How to Bathe a Cat
Cats are known for their self-grooming habits, and usually, they do a great job of keeping themselves neat and tidy. But what happens if your cat gets into something or gets too old to keep up with regular self-grooming? There may be times when you'll have to step in, so we've compiled some guidelines on when and how to give your cat a bath for the most positive experience for both of you.
Do Cats Need Baths?
In most cases, your cat won't need a bath on a regular basis. Her usual self-grooming habits are plenty to keep her clean and hygienic. However, there are some situations where you may need to add some extra bathing above and beyond what your cat can take care of on her own.
For example, if your cat gets into something toxic, you won't want her to ingest what's on her fur as she cleans herself. If your cat gets very dirty or muddy, you may also want to do a cleanup faster than she can do it alone.
Another reason you may want to bathe your cat on a regular basis is if you have allergies. Doing regular baths can help minimize allergens and make it more comfortable for you to live with your cat. Some people also have to bathe their senior cats frequently because as cats get older, they are often not up to the daily cleaning routines. If this is the case, you will notice that your cat starts to get more matted fur or may have a stronger smell or look visibly dirty.
You may also want to give your cat a bath as part of a flea, tick or lice treatment.
Supplies for Giving Your Cat a Bath
No matter the reason, if you're going to give your cat a bath, it's important to have the right supplies. The first thing you will need is a place to give the bath. A bathtub can be used, but some people prefer a smaller container such as the kitchen sink or a large plastic bucket on a counter, which can make it easier to keep your cat contained and within easy reach.
A shampoo that's specifically designed for cats is a must, as human shampoos have harsh chemicals and other additives that can be damaging to your cat's fur and even harmful to her health. If your cat's fur is very matted, you may also want to consider a feline conditioner, although this isn't required.
Other handy supplies include a few towels to help contain any splashes or spills and help dry your cat at the end and a brush if your cat has long hair to help straighten tangles and remove mats.
How to Bathe a Cat in 5 Easy Steps
Most cats aren't big fans of water, and that can make bath time stressful for you both. However, there are some tips and tricks that can help you make getting a bath more comfortable for your cat and more pleasant for you. Here are five steps to giving a cat a bath from start to finish.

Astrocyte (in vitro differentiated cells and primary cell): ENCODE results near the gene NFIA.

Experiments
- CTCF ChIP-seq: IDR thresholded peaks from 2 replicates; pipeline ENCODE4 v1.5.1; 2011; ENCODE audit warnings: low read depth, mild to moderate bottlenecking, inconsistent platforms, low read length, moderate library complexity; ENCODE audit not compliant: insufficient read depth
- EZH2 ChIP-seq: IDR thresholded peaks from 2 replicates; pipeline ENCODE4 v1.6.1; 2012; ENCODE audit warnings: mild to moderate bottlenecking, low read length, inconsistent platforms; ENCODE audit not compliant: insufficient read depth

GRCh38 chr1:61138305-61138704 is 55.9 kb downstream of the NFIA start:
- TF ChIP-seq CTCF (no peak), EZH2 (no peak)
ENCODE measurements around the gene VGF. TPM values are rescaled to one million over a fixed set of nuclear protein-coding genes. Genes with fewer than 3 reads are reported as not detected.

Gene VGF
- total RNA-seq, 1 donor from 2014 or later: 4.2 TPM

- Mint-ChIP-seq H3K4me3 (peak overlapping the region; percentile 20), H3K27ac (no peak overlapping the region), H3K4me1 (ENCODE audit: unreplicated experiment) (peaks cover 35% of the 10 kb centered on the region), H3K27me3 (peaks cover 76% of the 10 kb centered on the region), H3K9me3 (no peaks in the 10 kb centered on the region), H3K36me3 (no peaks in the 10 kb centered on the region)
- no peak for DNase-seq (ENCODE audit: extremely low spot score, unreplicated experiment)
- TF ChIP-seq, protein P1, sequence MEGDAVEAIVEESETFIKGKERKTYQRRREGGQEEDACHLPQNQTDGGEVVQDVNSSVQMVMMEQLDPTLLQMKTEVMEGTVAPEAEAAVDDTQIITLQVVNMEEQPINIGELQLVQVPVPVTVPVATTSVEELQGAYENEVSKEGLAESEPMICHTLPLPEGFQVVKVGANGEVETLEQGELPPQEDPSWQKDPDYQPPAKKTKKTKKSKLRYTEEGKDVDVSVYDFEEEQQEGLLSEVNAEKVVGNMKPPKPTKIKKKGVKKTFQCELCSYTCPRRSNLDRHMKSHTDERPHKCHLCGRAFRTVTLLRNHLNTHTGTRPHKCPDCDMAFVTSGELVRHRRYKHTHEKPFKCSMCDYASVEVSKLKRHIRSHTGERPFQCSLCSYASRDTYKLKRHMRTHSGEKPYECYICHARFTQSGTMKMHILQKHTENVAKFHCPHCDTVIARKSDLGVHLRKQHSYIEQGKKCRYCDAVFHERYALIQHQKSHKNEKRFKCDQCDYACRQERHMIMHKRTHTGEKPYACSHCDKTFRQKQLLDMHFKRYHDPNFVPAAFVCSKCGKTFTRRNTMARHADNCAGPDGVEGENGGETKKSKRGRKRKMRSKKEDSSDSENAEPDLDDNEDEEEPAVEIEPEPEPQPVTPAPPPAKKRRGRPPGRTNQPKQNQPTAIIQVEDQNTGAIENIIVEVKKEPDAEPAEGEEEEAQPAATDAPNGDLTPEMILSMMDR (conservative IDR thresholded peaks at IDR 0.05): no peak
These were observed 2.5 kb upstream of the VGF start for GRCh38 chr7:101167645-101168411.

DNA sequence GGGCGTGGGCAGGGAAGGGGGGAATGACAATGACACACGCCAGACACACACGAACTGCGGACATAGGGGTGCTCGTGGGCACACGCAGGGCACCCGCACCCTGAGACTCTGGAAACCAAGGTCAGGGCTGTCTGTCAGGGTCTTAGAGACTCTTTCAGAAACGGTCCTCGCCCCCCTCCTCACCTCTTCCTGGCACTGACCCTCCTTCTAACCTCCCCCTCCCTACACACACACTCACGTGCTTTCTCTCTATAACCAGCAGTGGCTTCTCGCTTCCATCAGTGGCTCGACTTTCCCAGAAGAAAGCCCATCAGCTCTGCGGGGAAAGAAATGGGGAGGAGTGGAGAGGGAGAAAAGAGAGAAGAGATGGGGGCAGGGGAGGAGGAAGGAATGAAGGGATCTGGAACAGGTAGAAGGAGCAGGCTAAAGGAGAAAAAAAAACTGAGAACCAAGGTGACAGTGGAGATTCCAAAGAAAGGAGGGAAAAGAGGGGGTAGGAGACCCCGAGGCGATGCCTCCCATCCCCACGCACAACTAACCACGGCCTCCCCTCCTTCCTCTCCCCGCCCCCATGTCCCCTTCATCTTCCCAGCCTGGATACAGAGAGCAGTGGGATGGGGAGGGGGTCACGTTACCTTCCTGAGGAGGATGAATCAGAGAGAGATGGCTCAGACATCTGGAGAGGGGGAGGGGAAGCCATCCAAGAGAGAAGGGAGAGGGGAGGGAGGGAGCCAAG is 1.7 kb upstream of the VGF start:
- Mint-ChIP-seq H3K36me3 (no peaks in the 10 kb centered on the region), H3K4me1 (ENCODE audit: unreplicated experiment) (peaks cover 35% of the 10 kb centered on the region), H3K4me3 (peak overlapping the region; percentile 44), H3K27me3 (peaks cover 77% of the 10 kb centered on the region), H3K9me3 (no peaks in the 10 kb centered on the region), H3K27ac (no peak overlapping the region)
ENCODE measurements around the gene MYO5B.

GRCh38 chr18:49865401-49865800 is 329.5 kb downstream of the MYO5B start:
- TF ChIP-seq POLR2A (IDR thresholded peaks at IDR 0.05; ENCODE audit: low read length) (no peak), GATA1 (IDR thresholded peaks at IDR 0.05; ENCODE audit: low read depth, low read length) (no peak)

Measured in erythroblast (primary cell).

1. Prepare Your Supplies
Gather all your supplies into the room you're going to do the bath in. Again, make sure to have products that are designed for cats. You'll want to have everything within arm's reach so you don't have to leave your cat in the water — and risk her trying to make an escape — while you get supplies.
Fill the tub or container you're using with just enough water for the bath. Cats aren't humans, and they don't like to soak. Too much water in the tub can make your cat more anxious and less likely to cooperate with the process. The water should be warm to the touch but not hot.
Remember that bathing is not a natural experience for your cat, and it's normal for her to be frightened. Be mindful of your cat trying to scratch or bite out of fear. If your cat is very scared during baths, is trying to bite and scratch, and won't calm down, it might be better to leave the bathing to an experienced groomer or even your vet if they offer this service.
2. Start Shampooing
Once your cat is situated into the tub, it's time to start shampooing. If your cat got into something and just has muddy feet, for instance, you might just need to spot wash instead of doing a full bath. Dampen your cat's fur and apply a small amount of shampoo to the affected parts. It's best to avoid your cat's neck and head area. If your cat's face is dirty, use a damp cloth with no shampoo to gently wipe away debris, and never put anything in your cat's ears. If your cat is not cooperating or you need to let a medicated shampoo sit for a few minutes, it can help to take your cat out of the bath and into a towel while you apply the shampoo.
3. Rinse Thoroughly
Once the shampoo has done its job, you can start rinsing. It's best to use a handheld nozzle or small cup to rinse your cat slowly. This helps better direct the water flow so you don't accidentally get water in your cat's eyes or ears. You may need to use a cloth to lightly cover the eyes or ears to ensure they stay dry. Make sure the shampoo (and conditioner if you used it) is thoroughly rinsed off. Your cat will likely try to lick herself after the bath, and you don't want her to ingest any of the suds.
4. Let Your Cat Dry
After the bath, you can use a soft towel to gently rub your cat dry. She will also probably shake after the bath, which will help get rid of extra moisture as well. Keep her in a warm room and inside until she is completely dry.
Pro tip: If you're bathing more than one cat in the same household, keep all the cats separated until the baths are over and you've had a chance to rub them all down with the same towel. Cats can start fighting over the change in scent that happens after the bath, and this step can help keep things calm.
5. Offer Plenty of Praise
It's important to offer your cat plenty of praise and reassurance before, during and after the bath. Some special treats reserved only for bath time can also help distract your cat and make getting a bath a more positive experience.